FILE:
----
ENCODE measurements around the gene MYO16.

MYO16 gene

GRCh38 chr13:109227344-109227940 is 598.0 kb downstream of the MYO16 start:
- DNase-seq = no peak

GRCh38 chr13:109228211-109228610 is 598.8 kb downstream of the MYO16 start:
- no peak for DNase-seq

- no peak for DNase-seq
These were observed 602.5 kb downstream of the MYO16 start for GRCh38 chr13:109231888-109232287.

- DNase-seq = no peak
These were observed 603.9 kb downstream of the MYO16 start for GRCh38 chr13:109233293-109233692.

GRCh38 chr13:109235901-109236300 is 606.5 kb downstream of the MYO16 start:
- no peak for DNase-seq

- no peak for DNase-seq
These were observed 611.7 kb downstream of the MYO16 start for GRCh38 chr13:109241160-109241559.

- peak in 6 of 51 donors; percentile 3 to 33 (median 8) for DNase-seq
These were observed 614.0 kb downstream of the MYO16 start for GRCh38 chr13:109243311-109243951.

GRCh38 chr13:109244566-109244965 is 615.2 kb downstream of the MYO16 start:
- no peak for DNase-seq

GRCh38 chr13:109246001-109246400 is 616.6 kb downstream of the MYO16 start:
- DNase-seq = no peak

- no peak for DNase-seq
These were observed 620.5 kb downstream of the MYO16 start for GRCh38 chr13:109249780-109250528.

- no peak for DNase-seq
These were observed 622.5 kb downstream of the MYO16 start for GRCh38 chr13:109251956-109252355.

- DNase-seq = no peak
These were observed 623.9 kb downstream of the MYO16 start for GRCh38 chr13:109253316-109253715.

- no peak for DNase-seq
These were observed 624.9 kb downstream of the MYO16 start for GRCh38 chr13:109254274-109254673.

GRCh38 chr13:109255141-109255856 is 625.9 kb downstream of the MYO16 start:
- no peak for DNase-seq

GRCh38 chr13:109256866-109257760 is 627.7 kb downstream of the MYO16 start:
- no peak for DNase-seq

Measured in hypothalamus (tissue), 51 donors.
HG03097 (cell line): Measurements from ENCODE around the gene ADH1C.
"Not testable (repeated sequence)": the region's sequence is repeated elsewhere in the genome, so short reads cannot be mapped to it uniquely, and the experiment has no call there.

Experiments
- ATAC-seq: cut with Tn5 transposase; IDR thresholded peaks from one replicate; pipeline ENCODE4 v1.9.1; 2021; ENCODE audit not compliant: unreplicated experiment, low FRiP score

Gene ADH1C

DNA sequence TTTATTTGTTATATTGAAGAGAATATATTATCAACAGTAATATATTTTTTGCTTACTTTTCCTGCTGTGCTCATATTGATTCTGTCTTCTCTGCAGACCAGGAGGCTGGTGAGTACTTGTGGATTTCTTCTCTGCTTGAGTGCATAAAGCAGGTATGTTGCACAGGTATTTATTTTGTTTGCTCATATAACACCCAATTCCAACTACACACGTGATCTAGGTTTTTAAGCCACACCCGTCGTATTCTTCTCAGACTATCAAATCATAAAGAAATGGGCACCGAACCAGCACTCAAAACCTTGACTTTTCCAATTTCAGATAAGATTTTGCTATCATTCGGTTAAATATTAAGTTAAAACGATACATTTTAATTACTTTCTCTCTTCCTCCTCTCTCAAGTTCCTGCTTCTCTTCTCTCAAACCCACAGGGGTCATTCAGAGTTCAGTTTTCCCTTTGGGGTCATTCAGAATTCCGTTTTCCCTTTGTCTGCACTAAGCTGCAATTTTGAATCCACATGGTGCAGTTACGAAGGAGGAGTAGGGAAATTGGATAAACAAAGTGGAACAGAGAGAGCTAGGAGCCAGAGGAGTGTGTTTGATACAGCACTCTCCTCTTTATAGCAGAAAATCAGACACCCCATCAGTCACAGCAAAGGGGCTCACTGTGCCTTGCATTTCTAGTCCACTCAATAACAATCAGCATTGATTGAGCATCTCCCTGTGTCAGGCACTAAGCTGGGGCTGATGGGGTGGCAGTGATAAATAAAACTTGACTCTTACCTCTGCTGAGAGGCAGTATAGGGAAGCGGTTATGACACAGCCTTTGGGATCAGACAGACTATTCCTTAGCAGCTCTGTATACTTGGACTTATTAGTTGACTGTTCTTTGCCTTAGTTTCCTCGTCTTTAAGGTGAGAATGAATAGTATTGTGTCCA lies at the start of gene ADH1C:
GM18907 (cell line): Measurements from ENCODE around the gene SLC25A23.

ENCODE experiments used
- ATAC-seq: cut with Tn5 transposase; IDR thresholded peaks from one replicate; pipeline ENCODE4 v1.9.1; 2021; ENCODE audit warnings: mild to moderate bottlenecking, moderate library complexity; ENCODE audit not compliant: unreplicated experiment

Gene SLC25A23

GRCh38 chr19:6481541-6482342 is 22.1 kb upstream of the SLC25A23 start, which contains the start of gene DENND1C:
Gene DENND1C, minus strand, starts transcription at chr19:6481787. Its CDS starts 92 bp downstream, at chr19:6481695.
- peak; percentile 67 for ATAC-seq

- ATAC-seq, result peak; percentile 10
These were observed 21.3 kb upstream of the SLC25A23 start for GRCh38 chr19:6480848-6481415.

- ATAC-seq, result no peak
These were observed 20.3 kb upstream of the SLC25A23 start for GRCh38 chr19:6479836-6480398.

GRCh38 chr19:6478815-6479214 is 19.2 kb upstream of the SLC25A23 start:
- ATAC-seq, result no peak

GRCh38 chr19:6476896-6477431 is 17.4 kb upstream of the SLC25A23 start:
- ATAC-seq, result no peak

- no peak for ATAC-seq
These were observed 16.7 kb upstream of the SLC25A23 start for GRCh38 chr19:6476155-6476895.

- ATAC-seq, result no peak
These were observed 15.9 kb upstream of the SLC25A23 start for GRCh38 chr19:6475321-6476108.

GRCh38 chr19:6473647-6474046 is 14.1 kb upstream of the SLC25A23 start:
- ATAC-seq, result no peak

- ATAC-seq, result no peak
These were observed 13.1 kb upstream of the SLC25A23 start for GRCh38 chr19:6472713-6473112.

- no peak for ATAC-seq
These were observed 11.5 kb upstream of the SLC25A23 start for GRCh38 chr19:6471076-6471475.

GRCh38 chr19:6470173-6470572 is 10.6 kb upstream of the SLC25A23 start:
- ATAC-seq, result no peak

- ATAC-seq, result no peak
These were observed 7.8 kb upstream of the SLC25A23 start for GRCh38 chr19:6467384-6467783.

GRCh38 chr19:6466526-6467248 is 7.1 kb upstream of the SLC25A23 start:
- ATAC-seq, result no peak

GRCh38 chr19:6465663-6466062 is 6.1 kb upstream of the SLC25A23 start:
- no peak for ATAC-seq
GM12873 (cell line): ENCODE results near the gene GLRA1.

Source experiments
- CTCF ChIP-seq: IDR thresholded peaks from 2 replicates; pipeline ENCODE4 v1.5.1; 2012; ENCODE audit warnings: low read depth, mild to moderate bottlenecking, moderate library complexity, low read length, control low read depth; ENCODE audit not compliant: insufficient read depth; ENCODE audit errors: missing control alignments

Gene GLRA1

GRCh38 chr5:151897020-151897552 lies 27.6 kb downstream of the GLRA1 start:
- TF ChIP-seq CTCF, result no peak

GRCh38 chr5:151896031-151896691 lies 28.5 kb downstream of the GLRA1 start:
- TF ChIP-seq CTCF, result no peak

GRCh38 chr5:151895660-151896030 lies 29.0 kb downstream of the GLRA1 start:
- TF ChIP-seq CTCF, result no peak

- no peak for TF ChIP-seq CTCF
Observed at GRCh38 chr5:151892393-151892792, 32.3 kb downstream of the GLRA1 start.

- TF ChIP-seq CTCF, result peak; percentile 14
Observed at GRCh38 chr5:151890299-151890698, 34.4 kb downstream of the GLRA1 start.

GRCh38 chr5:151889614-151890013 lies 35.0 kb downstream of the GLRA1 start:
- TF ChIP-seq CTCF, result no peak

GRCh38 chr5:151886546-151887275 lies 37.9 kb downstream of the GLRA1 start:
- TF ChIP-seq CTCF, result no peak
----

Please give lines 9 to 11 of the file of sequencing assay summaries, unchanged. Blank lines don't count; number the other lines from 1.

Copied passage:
- DNase-seq = no peak
These were observed 603.9 kb downstream of the MYO16 start for GRCh38 chr13:109233293-109233692.

GRCh38 chr13:109235901-109236300 is 606.5 kb downstream of the MYO16 start: